Anesthetic pharmacology / edited by Alex S. Evers, Mervyn Maze, Evan D. Kharasch. – 2nd ed. p. ; cm. Includes bibliographical references and index. Trove: Find and get Australian resources. Books, images, historic newspapers, maps, archives and more. Anesthetic Pharmacology: Physiologic Principles and Clinical Practice. A. S. Evers, M. Maze (editors). Published by Churchill Livingstone.
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Physiologic Principles and Clinical Practice. Published by Churchill Livingstone, Philadelphia.
Anesthetic pharmacology / edited by Alex S. Evers, Mervyn Maze, Evan D. Kharasch – Details – Trove
This new textbook offers a major contribution towards our understanding of the action and rationale for those drugs that anaesthetists use on a day-to-day basis. Unlike many of its predecessors, this attempts very successfully to integrate pharmacological basic science, clinical therapeutics and, where appropriate, the scientific basis of the pathophysiology of disease states all in one chapter.
Why do we need a book like this? Certainly, anaesthetic trainees will be provided with a text that clearly integrates basic science and clinical everd of drugs.
The practising clinician should have a better understanding of the mechanisms of drug action and be provided with a framework towards a better understanding and approach to new drugs. The third group of potential readers those basic scientists involved in defining drug mechanisms and in their development will be given a better understanding of the clinical relevance of their work towards general and specific anaesthesia problems.
Having said that, this is a book anesthetiv will NOT be read from cover-to-cover by the majority of anaesthetists and clinicians unless they are examiners seeking minutiae for the exceptional candidate! Made up of 54 chapters written by authors phaemacology medicine physicians, anaesthetists, and basic scientists from both the USA and elsewhere in the worldthe book has three well defined parts: Principles of drug action; Physiologic substrates of drug action; and Pharmacologic basis of clinical practice.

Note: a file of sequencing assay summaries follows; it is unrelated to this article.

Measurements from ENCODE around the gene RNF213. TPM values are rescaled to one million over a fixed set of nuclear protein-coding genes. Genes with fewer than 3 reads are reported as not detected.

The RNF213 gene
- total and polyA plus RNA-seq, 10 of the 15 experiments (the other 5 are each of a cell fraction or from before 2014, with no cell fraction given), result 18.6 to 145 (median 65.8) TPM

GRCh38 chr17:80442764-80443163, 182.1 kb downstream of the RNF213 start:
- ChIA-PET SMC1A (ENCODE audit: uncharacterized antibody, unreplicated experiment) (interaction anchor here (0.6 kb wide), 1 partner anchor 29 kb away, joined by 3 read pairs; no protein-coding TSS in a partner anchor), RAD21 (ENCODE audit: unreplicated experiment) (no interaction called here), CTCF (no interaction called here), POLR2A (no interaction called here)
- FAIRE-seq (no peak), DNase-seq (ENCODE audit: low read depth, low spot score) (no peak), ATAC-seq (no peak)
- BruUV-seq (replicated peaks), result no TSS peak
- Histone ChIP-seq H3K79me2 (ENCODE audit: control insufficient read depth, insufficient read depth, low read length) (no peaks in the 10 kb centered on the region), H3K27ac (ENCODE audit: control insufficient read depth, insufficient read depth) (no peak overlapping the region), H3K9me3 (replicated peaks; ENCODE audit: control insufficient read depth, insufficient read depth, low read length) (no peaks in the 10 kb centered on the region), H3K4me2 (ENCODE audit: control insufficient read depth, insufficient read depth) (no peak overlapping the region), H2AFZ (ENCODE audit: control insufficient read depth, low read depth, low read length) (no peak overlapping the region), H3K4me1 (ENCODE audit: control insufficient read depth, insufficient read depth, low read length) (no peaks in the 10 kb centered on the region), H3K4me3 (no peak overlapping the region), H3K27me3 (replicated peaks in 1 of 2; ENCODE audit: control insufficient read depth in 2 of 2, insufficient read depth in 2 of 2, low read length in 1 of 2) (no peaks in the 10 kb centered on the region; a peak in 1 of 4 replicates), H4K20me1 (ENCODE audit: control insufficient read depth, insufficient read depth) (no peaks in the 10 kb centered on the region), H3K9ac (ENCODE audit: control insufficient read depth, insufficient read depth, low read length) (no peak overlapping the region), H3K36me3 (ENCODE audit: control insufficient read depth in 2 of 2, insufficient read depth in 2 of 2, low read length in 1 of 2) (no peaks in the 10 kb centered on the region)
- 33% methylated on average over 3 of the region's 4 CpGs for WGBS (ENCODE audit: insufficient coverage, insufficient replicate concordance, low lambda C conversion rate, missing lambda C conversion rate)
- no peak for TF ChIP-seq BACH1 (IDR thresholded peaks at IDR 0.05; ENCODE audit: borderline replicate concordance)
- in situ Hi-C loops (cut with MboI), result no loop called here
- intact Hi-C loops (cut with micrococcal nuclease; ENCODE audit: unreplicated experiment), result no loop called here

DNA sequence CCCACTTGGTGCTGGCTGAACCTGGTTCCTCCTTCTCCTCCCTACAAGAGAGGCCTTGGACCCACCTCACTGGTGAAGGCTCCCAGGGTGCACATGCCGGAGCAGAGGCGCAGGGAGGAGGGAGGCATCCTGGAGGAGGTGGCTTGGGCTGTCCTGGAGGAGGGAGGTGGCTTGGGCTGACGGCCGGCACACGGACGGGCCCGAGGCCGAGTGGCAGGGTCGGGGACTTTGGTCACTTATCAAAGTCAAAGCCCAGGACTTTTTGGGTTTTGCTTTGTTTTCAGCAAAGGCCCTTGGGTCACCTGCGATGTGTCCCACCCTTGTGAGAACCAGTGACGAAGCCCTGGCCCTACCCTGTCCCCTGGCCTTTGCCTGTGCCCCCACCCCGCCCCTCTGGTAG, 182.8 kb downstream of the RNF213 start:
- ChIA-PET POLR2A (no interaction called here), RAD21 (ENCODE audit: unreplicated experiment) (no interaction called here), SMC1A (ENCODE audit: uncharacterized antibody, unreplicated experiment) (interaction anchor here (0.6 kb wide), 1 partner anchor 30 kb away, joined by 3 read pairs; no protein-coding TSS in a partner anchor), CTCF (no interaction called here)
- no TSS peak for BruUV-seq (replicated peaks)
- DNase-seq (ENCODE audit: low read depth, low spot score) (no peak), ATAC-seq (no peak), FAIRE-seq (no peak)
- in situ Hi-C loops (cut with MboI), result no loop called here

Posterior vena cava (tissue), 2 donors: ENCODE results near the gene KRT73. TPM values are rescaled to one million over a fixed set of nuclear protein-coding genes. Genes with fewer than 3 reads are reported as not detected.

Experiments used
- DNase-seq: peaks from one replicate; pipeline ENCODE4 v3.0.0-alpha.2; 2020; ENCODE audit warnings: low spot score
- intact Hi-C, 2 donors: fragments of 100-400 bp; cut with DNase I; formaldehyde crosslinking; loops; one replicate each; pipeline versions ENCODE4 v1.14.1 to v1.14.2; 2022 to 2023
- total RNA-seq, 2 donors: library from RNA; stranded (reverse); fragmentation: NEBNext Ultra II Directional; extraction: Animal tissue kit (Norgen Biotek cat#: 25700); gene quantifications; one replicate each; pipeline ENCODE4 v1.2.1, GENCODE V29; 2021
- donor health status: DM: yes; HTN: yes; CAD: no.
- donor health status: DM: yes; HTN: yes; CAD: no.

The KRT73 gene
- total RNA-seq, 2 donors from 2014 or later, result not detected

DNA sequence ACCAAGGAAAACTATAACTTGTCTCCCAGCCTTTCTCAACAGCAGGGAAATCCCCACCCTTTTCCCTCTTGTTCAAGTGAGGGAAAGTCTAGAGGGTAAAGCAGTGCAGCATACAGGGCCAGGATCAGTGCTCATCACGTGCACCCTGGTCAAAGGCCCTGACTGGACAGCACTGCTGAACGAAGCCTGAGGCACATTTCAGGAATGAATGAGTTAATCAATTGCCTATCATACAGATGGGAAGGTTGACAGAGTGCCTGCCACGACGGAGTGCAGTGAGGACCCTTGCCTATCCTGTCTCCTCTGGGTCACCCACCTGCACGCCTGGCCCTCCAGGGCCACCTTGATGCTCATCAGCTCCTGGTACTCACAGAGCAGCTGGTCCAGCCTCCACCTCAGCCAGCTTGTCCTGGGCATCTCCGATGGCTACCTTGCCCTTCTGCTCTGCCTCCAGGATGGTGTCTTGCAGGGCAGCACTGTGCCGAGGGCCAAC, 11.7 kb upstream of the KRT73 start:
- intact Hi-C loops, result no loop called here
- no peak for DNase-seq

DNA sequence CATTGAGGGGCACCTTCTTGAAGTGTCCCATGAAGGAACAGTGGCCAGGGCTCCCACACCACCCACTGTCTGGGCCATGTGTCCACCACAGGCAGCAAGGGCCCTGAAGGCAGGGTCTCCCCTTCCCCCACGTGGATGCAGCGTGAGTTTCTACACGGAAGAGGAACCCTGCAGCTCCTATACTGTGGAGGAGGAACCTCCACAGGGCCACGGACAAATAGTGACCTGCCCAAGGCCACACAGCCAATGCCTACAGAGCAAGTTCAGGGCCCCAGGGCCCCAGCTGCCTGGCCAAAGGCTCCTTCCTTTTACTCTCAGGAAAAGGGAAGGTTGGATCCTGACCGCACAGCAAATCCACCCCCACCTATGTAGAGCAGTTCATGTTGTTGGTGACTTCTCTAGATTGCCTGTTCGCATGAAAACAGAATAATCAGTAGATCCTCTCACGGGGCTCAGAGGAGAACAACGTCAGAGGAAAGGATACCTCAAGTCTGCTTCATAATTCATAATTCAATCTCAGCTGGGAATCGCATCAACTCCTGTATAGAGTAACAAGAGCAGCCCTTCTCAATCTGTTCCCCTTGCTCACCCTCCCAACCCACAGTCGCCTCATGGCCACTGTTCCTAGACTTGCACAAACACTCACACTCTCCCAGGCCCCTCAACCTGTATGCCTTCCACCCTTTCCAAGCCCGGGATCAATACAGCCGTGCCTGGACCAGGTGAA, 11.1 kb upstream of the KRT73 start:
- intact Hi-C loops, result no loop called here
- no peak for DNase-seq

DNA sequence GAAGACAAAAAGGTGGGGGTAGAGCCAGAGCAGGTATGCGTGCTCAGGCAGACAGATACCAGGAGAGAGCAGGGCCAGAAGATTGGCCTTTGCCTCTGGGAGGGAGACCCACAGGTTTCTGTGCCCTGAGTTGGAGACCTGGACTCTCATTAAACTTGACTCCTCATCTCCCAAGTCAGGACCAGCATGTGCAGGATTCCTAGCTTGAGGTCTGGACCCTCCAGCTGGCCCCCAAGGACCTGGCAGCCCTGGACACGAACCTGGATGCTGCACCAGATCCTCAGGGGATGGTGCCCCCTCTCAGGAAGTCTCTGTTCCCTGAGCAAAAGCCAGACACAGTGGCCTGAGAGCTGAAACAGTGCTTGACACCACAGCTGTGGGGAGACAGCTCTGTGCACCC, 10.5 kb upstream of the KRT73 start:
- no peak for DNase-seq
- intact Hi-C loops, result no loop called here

As in any book of this size, there are problems.
There are evets anomalies why when the aim is integration of physiology and pharmacology are there separate chapters in different parts of the book on renal function and diuretics; cardiac physiology and pharmacology; the treatment of ischaemia and myocardial protection; and neuromuscular physiology and neuromuscular blocking drugs and reversal agents?
Referencing for most but not all chapters has been focused from onwards; the gestation time of this volume has meant that new advances have been added by phamracology authors while others have not.
A major plus point is the large number of well presented line drawings, figures and tables, many with colour highlighting and few taken from other sources.
Sadly, some text and spelling errors appear; but these will no doubt be addressed in either the reprint edition that will soon be needed, or in the second edition. Who will buy this book? That is a pity; certainly in the UK, anesrhetic many anaesthetists use drugs often new ones pharmavology any understanding of either why or how they act. I particularly recommend this book to trainees.
Anesthetic Pharmacology : Mervyn Maze :
The chapters on the principles of drug action covering pharmacokinetic and pharmacodynamic principles; signal transduction; drug biotransformation; pharmacogenetics and pharmacogenomics; common pharmacodynamic drug interactions and ways of interpreting these interactions are dealt with in a manner of clarity not seen in most other volumes; these should be considered a MUST before the FRCA examinations.
My own volume is already annotated with highlights that will be useful both for research and teaching.
In summary, the editors and contributors are to be congratulated on the preparation of this volume. I await the second edition—with the expectation that the combination of pharmacologic science and clinical practice within anaesthesia will become the domain not just of oharmacology few interested aficionados, but of all clinicians and mazs alike.
The reader of this book will notice my own contribution towards Chapter The comments above relate as much to that chapter as to others. Oxford University Press is a department of the University of Oxford.
Anesthetic Pharmacology : Physiologic Principles and Clinical Practice
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